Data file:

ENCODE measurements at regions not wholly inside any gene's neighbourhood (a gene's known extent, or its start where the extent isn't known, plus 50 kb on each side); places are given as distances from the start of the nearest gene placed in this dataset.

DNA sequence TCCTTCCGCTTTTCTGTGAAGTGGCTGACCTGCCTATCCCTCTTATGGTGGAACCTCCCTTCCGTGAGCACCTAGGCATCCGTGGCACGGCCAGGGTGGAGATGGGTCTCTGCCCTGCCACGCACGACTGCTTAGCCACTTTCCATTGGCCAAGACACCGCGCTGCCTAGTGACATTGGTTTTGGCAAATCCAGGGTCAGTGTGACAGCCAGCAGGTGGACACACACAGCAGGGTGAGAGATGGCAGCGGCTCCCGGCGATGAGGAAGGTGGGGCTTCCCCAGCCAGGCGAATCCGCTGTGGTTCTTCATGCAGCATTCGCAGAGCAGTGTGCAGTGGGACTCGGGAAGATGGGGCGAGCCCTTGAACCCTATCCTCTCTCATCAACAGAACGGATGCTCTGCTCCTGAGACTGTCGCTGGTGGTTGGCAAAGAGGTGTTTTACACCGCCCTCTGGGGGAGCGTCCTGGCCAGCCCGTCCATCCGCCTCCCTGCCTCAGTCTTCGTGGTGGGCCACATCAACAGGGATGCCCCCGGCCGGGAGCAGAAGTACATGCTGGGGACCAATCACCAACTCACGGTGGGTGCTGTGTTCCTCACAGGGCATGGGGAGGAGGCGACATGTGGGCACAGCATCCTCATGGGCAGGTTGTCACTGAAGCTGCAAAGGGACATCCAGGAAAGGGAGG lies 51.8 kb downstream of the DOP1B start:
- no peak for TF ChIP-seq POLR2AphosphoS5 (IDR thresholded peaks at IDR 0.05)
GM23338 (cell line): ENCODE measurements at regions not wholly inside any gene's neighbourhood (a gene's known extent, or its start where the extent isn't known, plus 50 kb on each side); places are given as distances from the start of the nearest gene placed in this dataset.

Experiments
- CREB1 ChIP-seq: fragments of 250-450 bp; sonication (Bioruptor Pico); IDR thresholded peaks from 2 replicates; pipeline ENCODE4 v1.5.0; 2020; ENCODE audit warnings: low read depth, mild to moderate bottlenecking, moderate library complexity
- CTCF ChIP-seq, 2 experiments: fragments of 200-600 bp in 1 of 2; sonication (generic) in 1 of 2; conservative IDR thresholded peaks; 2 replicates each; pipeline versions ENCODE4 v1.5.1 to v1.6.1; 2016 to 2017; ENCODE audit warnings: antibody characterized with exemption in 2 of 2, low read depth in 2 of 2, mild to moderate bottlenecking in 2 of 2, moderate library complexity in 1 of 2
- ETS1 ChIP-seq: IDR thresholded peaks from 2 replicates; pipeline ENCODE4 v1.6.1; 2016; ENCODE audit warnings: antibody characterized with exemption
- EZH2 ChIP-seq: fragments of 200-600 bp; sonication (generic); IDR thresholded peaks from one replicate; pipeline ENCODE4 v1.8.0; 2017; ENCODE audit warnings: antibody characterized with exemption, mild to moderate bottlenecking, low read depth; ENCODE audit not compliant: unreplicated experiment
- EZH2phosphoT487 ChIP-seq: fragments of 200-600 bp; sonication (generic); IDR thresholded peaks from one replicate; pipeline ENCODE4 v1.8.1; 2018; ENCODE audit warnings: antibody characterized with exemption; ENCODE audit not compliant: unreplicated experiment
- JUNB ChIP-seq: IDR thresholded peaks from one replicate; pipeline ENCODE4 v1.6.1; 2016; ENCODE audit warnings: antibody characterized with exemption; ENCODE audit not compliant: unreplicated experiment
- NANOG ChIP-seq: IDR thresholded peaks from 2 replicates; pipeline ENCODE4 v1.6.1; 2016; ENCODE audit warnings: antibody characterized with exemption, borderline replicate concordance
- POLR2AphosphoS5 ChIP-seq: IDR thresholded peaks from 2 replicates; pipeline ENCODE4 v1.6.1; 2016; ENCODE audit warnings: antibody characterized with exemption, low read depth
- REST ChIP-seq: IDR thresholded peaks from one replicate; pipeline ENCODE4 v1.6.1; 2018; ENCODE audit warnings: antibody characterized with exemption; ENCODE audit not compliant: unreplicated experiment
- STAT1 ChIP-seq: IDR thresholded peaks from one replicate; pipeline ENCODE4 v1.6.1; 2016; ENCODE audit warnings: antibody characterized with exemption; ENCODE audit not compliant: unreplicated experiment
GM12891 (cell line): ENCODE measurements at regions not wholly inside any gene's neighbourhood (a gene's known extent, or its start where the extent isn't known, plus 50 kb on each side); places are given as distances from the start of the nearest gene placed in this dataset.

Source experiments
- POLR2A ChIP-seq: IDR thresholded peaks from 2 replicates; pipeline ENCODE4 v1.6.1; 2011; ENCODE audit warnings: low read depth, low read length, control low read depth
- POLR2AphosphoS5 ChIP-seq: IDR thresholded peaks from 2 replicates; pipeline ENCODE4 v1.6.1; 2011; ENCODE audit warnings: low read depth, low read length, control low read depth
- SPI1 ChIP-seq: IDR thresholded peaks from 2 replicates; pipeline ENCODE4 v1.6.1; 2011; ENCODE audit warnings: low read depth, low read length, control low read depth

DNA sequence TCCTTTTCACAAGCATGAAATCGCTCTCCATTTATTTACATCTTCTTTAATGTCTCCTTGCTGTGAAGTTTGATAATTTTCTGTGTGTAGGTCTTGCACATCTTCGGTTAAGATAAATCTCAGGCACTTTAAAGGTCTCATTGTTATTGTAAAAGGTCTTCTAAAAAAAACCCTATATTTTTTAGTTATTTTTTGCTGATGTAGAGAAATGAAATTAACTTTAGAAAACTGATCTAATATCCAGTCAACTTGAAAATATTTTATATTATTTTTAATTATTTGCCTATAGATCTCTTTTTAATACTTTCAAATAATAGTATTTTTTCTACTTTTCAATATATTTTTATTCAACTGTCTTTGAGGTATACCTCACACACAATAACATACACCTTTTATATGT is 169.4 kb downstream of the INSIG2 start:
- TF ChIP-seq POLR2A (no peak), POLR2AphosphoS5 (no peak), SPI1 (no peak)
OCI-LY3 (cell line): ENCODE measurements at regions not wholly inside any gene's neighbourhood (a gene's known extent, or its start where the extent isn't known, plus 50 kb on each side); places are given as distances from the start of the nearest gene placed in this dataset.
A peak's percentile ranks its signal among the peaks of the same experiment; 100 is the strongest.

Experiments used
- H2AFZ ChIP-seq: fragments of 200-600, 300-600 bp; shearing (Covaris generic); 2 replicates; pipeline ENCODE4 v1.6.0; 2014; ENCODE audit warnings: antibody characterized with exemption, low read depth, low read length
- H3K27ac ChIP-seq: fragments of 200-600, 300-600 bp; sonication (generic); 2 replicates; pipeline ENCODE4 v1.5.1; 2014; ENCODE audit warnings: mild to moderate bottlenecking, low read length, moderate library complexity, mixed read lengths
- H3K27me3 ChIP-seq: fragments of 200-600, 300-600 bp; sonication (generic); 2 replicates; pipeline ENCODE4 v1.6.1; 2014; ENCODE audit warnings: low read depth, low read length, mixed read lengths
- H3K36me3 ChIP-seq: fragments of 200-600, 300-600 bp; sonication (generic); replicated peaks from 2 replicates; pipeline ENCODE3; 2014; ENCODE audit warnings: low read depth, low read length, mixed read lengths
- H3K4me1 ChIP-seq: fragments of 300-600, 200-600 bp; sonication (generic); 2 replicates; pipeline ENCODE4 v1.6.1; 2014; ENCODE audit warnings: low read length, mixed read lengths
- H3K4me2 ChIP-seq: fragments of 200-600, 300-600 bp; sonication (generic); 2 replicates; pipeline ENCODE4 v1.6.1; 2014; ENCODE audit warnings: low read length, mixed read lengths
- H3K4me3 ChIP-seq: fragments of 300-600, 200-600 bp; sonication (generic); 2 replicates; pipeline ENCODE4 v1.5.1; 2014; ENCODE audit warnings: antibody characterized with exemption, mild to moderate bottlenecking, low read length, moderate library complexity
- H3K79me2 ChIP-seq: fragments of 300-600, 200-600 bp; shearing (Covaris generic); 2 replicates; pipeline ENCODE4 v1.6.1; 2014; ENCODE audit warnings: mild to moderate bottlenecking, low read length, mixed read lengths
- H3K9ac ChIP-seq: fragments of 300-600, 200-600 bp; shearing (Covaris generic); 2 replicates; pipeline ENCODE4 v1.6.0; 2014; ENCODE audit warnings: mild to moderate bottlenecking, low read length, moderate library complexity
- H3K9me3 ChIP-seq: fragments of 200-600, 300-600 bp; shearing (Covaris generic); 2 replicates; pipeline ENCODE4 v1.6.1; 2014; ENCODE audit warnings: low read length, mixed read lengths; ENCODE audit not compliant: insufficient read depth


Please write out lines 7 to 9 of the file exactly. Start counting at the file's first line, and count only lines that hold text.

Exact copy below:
- CTCF ChIP-seq, 2 experiments: fragments of 200-600 bp in 1 of 2; sonication (generic) in 1 of 2; conservative IDR thresholded peaks; 2 replicates each; pipeline versions ENCODE4 v1.5.1 to v1.6.1; 2016 to 2017; ENCODE audit warnings: antibody characterized with exemption in 2 of 2, low read depth in 2 of 2, mild to moderate bottlenecking in 2 of 2, moderate library complexity in 1 of 2
- ETS1 ChIP-seq: IDR thresholded peaks from 2 replicates; pipeline ENCODE4 v1.6.1; 2016; ENCODE audit warnings: antibody characterized with exemption
- EZH2 ChIP-seq: fragments of 200-600 bp; sonication (generic); IDR thresholded peaks from one replicate; pipeline ENCODE4 v1.8.0; 2017; ENCODE audit warnings: antibody characterized with exemption, mild to moderate bottlenecking, low read depth; ENCODE audit not compliant: unreplicated experiment